It’s important to know which way is up – or, more broadly, to be able to tell front from back, head from tail or left from right. But while this skill is pretty useful when you’re getting dressed in the morning, it’s absolutely vital for creating an embryo at the earliest stages of life. The tadpole in the upper panel is a normal healthy youngster of the frog species Xenopus laevis, often studied as a useful model for early development. The unfortunate animal underneath is missing a molecule called Brahma-related-gene-1 (Brg1), which helps to organise the DNA and genes inside the embryo’s cells. Without it, the embryo can’t tell where its front end should be and fails to grow a head at all. Frog embryos like this are helping scientists understand the earliest processes of development, shedding light on how other animals – including human embryos – figure out which way is up.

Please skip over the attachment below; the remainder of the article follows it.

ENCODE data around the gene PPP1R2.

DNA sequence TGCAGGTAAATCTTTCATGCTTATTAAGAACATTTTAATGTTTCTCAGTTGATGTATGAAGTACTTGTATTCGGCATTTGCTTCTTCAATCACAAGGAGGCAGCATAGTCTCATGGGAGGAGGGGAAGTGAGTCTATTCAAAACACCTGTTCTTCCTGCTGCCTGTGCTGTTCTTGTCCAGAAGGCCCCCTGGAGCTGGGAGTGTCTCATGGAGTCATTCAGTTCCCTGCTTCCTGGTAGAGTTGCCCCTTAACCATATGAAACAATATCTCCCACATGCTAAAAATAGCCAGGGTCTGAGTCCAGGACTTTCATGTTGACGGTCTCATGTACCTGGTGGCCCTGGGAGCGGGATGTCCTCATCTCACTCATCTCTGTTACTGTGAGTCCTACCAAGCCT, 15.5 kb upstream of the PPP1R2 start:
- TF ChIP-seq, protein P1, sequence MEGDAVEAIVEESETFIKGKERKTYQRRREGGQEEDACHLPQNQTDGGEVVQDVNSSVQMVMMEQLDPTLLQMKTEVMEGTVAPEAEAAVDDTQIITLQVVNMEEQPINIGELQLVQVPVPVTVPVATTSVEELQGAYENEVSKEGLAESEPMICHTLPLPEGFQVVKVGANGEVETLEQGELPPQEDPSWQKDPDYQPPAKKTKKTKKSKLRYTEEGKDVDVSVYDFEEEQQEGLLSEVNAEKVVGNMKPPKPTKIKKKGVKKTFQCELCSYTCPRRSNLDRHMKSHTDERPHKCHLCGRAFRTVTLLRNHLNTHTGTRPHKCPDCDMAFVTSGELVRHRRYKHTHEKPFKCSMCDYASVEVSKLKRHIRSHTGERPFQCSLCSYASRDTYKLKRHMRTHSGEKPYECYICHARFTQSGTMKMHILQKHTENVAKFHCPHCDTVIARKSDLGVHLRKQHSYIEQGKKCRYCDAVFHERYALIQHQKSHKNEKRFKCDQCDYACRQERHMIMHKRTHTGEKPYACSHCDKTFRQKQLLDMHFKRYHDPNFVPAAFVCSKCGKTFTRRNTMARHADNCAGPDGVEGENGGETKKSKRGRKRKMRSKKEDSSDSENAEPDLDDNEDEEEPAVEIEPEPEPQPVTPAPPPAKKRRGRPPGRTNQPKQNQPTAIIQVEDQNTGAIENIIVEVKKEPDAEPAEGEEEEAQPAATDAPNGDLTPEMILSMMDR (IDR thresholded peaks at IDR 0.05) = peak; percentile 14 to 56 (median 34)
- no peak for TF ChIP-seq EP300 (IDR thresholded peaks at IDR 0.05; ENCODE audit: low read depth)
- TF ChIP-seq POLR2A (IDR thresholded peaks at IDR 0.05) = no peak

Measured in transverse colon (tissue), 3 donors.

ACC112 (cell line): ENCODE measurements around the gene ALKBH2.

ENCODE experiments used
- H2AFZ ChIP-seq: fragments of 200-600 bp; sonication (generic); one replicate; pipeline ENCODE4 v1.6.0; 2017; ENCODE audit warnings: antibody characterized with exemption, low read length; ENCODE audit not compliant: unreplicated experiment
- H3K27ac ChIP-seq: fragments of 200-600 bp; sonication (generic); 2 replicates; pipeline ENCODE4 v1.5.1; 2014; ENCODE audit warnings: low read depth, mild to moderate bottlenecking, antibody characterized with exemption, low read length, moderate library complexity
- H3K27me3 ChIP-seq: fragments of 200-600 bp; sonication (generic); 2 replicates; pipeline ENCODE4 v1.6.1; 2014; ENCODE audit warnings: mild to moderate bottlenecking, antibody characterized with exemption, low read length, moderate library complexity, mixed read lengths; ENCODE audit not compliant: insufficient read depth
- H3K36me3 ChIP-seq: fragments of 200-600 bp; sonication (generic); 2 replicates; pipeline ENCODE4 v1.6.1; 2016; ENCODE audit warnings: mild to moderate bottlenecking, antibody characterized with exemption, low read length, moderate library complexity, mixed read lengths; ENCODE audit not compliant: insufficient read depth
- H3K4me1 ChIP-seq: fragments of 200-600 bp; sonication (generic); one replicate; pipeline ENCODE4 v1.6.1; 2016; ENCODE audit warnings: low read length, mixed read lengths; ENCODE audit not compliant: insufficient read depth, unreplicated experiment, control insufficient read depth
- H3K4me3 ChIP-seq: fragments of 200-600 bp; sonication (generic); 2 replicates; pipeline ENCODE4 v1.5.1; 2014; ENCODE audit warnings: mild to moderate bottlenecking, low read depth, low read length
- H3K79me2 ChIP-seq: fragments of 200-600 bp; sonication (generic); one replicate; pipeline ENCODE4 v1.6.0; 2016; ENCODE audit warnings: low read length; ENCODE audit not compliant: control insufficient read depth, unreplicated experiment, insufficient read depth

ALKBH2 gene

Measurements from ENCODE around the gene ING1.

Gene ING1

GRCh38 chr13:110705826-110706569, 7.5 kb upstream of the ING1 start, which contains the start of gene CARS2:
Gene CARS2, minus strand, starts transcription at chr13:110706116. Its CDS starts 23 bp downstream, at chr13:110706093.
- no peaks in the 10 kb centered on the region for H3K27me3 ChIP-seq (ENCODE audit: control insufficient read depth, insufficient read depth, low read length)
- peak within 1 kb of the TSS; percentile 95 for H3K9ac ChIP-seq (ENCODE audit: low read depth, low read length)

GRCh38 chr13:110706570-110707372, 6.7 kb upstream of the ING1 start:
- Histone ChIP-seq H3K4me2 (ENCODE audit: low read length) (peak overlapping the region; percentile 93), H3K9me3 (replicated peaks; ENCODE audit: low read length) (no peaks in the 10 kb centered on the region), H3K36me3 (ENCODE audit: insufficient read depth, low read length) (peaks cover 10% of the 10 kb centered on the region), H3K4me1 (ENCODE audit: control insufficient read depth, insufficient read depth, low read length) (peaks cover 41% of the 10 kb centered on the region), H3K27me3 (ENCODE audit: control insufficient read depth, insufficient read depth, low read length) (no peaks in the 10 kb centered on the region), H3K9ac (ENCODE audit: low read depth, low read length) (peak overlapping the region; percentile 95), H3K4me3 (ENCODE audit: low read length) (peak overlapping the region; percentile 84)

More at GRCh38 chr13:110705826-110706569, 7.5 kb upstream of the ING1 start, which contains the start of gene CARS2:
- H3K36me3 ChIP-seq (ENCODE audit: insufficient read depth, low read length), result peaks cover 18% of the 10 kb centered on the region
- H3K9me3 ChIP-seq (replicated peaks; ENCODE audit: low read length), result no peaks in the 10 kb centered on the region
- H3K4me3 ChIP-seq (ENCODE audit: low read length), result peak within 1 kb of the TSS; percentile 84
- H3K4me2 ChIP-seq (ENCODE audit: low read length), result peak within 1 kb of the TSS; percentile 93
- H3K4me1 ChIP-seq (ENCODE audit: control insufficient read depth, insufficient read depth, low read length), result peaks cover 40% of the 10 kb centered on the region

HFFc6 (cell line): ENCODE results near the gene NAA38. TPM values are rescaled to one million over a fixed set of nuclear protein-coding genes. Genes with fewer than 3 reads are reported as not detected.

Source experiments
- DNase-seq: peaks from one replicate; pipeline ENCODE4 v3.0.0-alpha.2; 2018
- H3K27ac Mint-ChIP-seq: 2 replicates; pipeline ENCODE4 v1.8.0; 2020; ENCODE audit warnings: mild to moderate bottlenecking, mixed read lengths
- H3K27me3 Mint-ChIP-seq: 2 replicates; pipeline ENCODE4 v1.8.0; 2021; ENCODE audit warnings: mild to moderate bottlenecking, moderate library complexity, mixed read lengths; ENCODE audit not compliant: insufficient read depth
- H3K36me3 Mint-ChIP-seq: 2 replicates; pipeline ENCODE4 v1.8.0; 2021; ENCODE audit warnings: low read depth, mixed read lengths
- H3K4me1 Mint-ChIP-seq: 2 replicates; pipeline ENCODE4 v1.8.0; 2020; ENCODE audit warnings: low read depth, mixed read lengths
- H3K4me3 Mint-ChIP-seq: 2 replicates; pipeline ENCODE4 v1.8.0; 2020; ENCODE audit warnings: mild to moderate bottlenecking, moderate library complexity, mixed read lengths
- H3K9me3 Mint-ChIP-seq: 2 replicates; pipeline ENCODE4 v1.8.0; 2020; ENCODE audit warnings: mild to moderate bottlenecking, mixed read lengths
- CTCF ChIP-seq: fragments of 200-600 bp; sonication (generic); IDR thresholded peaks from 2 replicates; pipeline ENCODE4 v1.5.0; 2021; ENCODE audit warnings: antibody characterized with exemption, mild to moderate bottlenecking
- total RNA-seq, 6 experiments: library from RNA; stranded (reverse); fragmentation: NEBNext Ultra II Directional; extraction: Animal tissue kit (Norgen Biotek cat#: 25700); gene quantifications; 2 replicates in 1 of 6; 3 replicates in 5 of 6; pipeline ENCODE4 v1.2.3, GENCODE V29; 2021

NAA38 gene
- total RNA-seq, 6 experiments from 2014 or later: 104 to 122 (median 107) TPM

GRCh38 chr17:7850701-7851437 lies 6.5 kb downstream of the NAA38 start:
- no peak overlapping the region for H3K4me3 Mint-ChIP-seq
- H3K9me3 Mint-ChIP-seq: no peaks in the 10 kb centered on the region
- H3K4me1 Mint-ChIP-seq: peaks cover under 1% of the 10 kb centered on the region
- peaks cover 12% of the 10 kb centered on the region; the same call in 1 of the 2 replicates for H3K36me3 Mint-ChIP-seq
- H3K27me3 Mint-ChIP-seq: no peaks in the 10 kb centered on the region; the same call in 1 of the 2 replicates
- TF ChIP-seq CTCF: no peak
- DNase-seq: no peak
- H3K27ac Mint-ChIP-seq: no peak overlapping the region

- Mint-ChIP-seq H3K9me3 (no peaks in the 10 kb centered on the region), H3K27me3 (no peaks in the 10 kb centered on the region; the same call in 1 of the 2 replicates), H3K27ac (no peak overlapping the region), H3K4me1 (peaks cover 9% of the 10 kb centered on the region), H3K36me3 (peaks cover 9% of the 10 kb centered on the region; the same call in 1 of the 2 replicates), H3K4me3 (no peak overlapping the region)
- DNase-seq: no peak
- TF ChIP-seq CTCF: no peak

Written by Kat Arney
BPoD stands for Biomedical Picture of the Day. Managed by the MRC London Institute of Medical Sciences the website aims to engage everyone, young and old, in the wonders of biomedicine. Images are kindly provided for inclusion on this website through the generosity of scientists across the globe.
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